Once upon a time: Accommodate the ‘other’
It is easy and convenient to become insular, to narrow it down from the world to nation to state to religion to community to neighbourhood and, ultimately, to one’s own backyard.punjab Updated: Mar 20, 2016 17:39 IST
It is easy and convenient to become insular, to narrow it down from the world to nation to state to religion to community to neighbourhood and, ultimately, to one’s own backyard. You can then make a hammer throw of your garbage bag and fling it over the wall in the firm belief that nothing exists beyond those four walls and that your refuse will be gobbled up by a void. It is perhaps more difficult to journey the other way, to expand head and heart enough to accommodate the ‘other’. But when you do, there is a whole exciting world out there with a plenitude of sounds and smells.
Unfortunately, in educational institutions today, they seem to be sniffing the air to indict and ostracise. ‘What’s cooking?’ they ask.
At one time most college and university hostel corridors in Chandigarh were filled with the aroma of Thai food cooking in the rooms. After the last swirl to the Thai curry, the kerosene stove would quickly be extinguished and hidden away behind a bucket filled with to-do laundry on the balcony and the spices pushed deep into the lowest shelf of the clothes cupboard. It was meant to be surreptitious activity dodging the eye of authority, however, the smells that wafted out from under closed doors were an easy give away. But then a sniff in the air cannot become concrete proof of culpability. And in any case, the breezes of Chandigarh gently picked up the appetizing aromas from the corridors and carried them away to the gods. There were so many Thai students in the two hostels of Government College for Women, Sector 11, that the Thai New Year was celebrated in the central quadrangle of the Arts Hostel. Students from Zimbabwe and Mauritius were part of the festivities.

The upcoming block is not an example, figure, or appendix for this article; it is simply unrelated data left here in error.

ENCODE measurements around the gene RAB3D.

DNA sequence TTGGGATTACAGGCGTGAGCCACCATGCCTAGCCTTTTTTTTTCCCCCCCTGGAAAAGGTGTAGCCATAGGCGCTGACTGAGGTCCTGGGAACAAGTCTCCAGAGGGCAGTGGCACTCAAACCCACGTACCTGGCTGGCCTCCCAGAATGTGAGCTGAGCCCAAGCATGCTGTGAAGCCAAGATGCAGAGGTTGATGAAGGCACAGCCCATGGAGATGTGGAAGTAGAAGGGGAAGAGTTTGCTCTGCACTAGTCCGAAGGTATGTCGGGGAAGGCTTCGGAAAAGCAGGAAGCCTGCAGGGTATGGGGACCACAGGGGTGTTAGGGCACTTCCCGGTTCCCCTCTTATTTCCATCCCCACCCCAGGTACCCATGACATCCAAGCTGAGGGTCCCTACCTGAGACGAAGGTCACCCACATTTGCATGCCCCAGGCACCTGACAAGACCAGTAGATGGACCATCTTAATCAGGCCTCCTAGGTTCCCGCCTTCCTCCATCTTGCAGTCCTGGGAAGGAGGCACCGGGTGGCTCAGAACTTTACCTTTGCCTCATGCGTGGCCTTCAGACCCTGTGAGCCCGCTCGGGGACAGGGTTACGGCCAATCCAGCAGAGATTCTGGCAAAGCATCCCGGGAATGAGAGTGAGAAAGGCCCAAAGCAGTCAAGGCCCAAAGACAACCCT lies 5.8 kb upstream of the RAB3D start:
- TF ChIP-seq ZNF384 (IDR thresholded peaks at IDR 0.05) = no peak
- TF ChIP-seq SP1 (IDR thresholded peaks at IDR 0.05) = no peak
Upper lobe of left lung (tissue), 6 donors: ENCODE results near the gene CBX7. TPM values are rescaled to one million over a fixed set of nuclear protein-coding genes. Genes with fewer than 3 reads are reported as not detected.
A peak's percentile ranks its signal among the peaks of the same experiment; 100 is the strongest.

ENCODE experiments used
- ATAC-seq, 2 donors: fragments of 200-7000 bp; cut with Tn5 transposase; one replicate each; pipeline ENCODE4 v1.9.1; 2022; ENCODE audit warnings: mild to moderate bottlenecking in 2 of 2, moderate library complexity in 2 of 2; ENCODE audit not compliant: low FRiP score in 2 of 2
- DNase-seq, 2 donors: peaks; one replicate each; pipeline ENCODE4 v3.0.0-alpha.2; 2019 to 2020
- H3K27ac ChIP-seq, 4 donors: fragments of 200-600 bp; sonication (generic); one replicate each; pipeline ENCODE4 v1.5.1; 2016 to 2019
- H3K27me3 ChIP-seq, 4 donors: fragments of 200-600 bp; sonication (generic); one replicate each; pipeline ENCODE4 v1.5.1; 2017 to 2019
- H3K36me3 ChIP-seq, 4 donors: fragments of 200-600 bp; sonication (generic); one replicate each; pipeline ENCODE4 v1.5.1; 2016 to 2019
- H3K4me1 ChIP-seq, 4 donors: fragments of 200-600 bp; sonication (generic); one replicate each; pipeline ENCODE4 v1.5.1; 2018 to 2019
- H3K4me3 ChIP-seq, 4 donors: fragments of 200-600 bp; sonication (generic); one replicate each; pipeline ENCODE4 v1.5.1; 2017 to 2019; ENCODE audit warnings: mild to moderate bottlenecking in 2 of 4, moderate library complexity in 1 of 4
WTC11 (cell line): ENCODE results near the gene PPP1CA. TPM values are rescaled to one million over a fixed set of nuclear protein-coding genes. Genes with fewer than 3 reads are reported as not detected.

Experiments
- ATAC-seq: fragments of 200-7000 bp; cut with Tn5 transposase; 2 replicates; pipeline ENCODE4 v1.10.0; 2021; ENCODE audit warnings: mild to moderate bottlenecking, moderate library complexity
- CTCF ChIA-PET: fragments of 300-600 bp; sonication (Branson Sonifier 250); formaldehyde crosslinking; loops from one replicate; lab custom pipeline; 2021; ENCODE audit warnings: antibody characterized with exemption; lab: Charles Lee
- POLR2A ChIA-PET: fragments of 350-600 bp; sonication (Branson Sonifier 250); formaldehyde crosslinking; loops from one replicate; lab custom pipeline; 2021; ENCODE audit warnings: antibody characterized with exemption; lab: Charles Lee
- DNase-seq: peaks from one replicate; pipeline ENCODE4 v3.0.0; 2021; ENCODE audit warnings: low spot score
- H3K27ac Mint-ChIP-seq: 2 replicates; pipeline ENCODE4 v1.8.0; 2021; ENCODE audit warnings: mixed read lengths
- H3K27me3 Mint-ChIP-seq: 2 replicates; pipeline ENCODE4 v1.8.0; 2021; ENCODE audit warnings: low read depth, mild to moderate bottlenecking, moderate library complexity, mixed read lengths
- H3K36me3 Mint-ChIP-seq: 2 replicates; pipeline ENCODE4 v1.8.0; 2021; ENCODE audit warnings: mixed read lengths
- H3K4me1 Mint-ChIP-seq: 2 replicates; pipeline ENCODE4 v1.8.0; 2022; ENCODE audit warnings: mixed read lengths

Of course, the presence or absence of foreign students was a result of the funding policies in their home countries, but there was a colourful pageant of different nationalities that marched through the portals of the many educational institutions in the city. Once the Thais had gone, it was the Kenyans and Nigerians who came in large numbers. They lived in rented rooms with their music filling the neighbourhood well into the odd hours of the night, the harmony occasionally disturbed by an unrepressed verbal duel. Their teams played animated football on the university grounds and stood around discussing the game in the university market, quite at home in an alien milieu. Their numbers were enough to form football teams and have arguments about victory and defeat. That was also the time when the fate of Chandigarh was in dispute, with both Punjab and Haryana laying claim to it. And the joke doing the rounds was that you might as well give the city to the Africans and so confound the quarrel between the two states!
The University and ICCR (Indian Council for Cultural Relations) would jointly organise an annual function for foreign students. In 1990, more than a 1,000 students from 14 countries had brought their traditional dances and music to the university stage. It was in the 90s that a large number of Sri Lankan and Afghan students came into the city. And one popular figure at most university functions was Sayeed Tora. He played the mandolin at all the hostel functions to which he was always a special invitee. Everyone knew him as the Afghan with the mandolin and there was always a clamour for him. The kabulliwala had come and had been happily absorbed into the social fabric, which has since become unyielding.